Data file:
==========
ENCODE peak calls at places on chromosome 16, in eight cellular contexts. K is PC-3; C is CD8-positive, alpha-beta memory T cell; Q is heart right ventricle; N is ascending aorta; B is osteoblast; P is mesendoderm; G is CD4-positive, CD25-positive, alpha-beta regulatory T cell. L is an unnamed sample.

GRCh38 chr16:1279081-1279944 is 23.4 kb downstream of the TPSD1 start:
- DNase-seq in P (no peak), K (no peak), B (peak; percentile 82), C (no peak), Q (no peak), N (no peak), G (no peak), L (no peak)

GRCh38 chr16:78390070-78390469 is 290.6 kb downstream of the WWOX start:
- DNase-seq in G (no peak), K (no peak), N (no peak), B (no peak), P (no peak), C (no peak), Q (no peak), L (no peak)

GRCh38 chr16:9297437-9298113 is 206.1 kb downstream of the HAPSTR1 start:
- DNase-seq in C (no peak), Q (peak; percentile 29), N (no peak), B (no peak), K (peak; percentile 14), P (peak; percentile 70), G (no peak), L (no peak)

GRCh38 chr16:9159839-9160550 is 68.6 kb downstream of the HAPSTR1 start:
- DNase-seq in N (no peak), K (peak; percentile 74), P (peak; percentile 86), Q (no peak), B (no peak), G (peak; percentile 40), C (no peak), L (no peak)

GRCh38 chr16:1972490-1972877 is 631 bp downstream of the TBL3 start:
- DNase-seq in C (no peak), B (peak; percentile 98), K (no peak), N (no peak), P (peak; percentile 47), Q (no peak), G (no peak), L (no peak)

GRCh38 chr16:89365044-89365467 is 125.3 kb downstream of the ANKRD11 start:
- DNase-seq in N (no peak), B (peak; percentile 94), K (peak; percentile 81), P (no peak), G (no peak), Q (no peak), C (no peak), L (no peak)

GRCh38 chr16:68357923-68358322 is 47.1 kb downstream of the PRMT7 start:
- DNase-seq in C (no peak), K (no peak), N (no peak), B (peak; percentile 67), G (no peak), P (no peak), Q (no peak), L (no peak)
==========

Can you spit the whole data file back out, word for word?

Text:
ENCODE peak calls at places on chromosome 16, in eight cellular contexts. K is PC-3; C is CD8-positive, alpha-beta memory T cell; Q is heart right ventricle; N is ascending aorta; B is osteoblast; P is mesendoderm; G is CD4-positive, CD25-positive, alpha-beta regulatory T cell. L is an unnamed sample.

GRCh38 chr16:1279081-1279944 is 23.4 kb downstream of the TPSD1 start:
- DNase-seq in P (no peak), K (no peak), B (peak; percentile 82), C (no peak), Q (no peak), N (no peak), G (no peak), L (no peak)

GRCh38 chr16:78390070-78390469 is 290.6 kb downstream of the WWOX start:
- DNase-seq in G (no peak), K (no peak), N (no peak), B (no peak), P (no peak), C (no peak), Q (no peak), L (no peak)

GRCh38 chr16:9297437-9298113 is 206.1 kb downstream of the HAPSTR1 start:
- DNase-seq in C (no peak), Q (peak; percentile 29), N (no peak), B (no peak), K (peak; percentile 14), P (peak; percentile 70), G (no peak), L (no peak)

GRCh38 chr16:9159839-9160550 is 68.6 kb downstream of the HAPSTR1 start:
- DNase-seq in N (no peak), K (peak; percentile 74), P (peak; percentile 86), Q (no peak), B (no peak), G (peak; percentile 40), C (no peak), L (no peak)

GRCh38 chr16:1972490-1972877 is 631 bp downstream of the TBL3 start:
- DNase-seq in C (no peak), B (peak; percentile 98), K (no peak), N (no peak), P (peak; percentile 47), Q (no peak), G (no peak), L (no peak)

GRCh38 chr16:89365044-89365467 is 125.3 kb downstream of the ANKRD11 start:
- DNase-seq in N (no peak), B (peak; percentile 94), K (peak; percentile 81), P (no peak), G (no peak), Q (no peak), C (no peak), L (no peak)

GRCh38 chr16:68357923-68358322 is 47.1 kb downstream of the PRMT7 start:
- DNase-seq in C (no peak), K (no peak), N (no peak), B (peak; percentile 67), G (no peak), P (no peak), Q (no peak), L (no peak)